Quiet enveloped us. The only sounds came from the crunching snow beneath our feet and the odd woodpecker chipping away on an unseen tree. Heather Hinam, an uber smart naturalist and guide lead the way. (Heather has her own custom adventure business called Second Nature and is also an artist who designs interpretative signs for parks that detail the wildlife and natural habitat.)
We learned about snow, trees and the local denizens, aka deer, wolves and coyotes. We hiked gentle slopes and tucked in between stands of trees. The trail was broken and we criss-crossed in and out of the trees. We sampled only a small taste of the trails winding their way to and from Lakeview. We traversed groomed cross-country ski trails and soaked up the sunshine.
And in no time at all, the cold was a distant memory.
This trip was organized and sponsored by Travel Manitoba.
Here’s an idea: Host a fantastic multi-course dinner on a professional baseball team’s diamond. Invite 100-plus food lovers. Get one of Winnipeg’s best chefs and his team to come up with a home-run menu. And bring ingredients, like fresh milk, cream, butter and ice cream, straight from a Manitoba farm.
That’s the inspired plan behind Grazing in the Outfield, the latest venture from the Dairy Farmers of Manitoba.
Organizers hoped to pull it off for this summer’s 2014 baseball season, but a very tight baseball schedule has made it impossible. So in 2015, Grazing in the Outfield plans to throw its inaugural event. No date has been settled and they’re still finalizing the details.
So, for the meantime, foodies will get their fix at Grazing in the Field. This year’s event will be held September 13, 2014 at Hans and Nelleke Gorter’s dairy farm in Otterburne, MB. Tickets cost $150 each (plus tax) and went on sale in early February. Only 100 will be sold and Brandes reports about 25 have already gone. Chef Ben Kramer and his team at Diversity Foods (University of Winnipeg) will be in the kitchen. Kramer always pulls together a fantastic and fun spread.
Tip to the wise: Don’t wait to buy tickets. In 2011, the first year, all 115 tickets sold. The second year was also a sell out with 135 tickets sold.
Check out the Grazing in the Field Facebook page here.
As many great ideas go, this one started over a beer with a buddy.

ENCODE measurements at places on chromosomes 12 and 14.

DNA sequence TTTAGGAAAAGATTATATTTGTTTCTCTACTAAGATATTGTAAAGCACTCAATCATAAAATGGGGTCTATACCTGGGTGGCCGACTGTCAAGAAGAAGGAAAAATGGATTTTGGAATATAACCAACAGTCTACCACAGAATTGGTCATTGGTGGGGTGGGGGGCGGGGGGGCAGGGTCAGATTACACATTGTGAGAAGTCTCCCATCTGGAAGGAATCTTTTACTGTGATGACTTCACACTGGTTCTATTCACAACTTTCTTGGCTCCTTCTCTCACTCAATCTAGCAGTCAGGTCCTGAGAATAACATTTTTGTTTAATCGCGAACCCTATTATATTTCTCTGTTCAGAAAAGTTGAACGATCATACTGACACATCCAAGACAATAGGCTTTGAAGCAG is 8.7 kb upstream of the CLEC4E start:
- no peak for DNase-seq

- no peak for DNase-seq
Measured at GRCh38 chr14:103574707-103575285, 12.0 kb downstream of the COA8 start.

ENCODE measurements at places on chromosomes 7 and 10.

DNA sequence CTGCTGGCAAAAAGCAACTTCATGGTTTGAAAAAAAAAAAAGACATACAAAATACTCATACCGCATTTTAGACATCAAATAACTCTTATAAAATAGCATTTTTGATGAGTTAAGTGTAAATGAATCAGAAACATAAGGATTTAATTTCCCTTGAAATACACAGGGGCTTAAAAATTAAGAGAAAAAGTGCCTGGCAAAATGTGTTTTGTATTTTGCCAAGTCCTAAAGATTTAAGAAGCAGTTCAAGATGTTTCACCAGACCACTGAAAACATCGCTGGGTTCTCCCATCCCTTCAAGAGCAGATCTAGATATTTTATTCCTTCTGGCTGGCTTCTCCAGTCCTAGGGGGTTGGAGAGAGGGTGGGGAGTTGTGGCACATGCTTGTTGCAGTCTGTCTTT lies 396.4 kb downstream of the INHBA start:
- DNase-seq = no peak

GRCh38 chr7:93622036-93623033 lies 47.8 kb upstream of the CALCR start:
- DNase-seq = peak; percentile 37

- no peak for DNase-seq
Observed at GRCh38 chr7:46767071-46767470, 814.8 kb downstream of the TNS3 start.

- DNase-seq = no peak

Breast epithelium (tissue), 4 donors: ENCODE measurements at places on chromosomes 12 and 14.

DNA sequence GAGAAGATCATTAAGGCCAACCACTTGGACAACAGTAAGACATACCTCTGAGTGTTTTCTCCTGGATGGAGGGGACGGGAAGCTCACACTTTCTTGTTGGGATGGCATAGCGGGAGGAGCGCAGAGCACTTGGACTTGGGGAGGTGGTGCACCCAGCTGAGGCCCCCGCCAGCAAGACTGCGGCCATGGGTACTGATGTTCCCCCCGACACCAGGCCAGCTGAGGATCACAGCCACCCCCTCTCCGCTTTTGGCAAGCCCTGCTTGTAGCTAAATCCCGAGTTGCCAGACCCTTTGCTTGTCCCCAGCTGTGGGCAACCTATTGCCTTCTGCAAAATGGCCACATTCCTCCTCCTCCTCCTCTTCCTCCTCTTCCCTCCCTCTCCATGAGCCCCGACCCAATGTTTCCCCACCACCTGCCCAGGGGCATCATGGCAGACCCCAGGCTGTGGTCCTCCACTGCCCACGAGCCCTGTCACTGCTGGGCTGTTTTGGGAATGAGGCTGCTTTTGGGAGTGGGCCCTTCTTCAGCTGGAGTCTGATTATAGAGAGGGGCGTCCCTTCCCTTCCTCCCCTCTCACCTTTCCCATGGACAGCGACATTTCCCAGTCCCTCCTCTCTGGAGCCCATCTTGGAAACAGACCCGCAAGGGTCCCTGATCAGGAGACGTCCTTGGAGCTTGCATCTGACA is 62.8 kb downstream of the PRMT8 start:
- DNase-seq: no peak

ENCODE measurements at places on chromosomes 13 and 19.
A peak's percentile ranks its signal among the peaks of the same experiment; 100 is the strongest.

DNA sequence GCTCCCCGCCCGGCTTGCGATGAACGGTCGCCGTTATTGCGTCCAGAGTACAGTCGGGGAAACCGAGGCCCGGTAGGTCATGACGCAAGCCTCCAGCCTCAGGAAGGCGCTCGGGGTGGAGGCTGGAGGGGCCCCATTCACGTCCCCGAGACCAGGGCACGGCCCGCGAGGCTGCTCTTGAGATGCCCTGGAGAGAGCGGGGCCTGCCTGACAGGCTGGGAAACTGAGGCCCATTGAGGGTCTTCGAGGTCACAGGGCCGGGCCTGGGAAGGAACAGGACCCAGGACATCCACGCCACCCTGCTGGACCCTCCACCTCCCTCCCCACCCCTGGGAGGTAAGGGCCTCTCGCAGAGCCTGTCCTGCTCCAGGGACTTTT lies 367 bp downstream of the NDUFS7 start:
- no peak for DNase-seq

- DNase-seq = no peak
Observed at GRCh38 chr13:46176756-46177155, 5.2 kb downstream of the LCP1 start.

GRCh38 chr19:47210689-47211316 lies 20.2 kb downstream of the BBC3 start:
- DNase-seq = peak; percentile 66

In 1998, Steve Moynes and a friend with a great pizza recipe, hatched a plan: ‘let’s build a mobile pizza truck.’
And with that, Expressway Pizza, a restaurant and delivery service all in one, was born. Eleven franchisee trucks later and Moynes, who built the trucks himself, was definitely on to something.
Word got around that Moynes had quite a talent for building food trucks. After that, “people kept calling,” says the 59-year-old.
Today, Moynes and his family-owned company Pizza Trucks of Canada in Dugald, Manitoba, have built an estimated 100 food trucks and have orders to fill for a year and counting.
Two years ago, the food truck boom hit with Food Network shows likeEat Street and The Great Food Truck Race, says Sandy, Moynes’ wife and co-owner along with their three sons Trevor, Kevin and Steve Jr.
“Now we don’t even have to sell them anymore we just have to be competitive,” she says. The cost for a new, empty food truck starts at $50,000 and custom details go up from there.
Their restaurants on wheels are on streets across the U.S., Canada and Australia. He recently landed an order to build a pizza truck to send to Kenya. The company, Naked Pizza, is co-owned by Shark Tank shark and Dallas Mavericks owner Mark Cuban.
Moynes also recently salvaged a circa 1937 blue school bus in Tok, Alaska. The bus will be transformed into a New York Fries food truck for Toronto streets.
Closer to home, Moynes and his family recently finished Habanero Sombrero and Vilai’s Spice Box, which both hit Winnipeg streets this spring.
Moynes–along with his sons–builds every interior inch of the trucks including electrical, plumbing and insulating. And the team works on two or three trucks or trailers at a time in their Dugald shop.
The key to making a great food truck is a great floor plan that uses every inch, gives workers their own space and creates ideal work flow, Moynes says.
“You have to lay out the floor properly or it just won’t work.”
That can be tricky when you’re limited to 130-square-feet, the foot print of the average 18-by-7-foot food truck.
But every truck has its own charms and challenges, Moynes says. “I love designing these things. Every one is different.”
My story first appeared on cbc.ca/manitoba/scene. Here’s the link.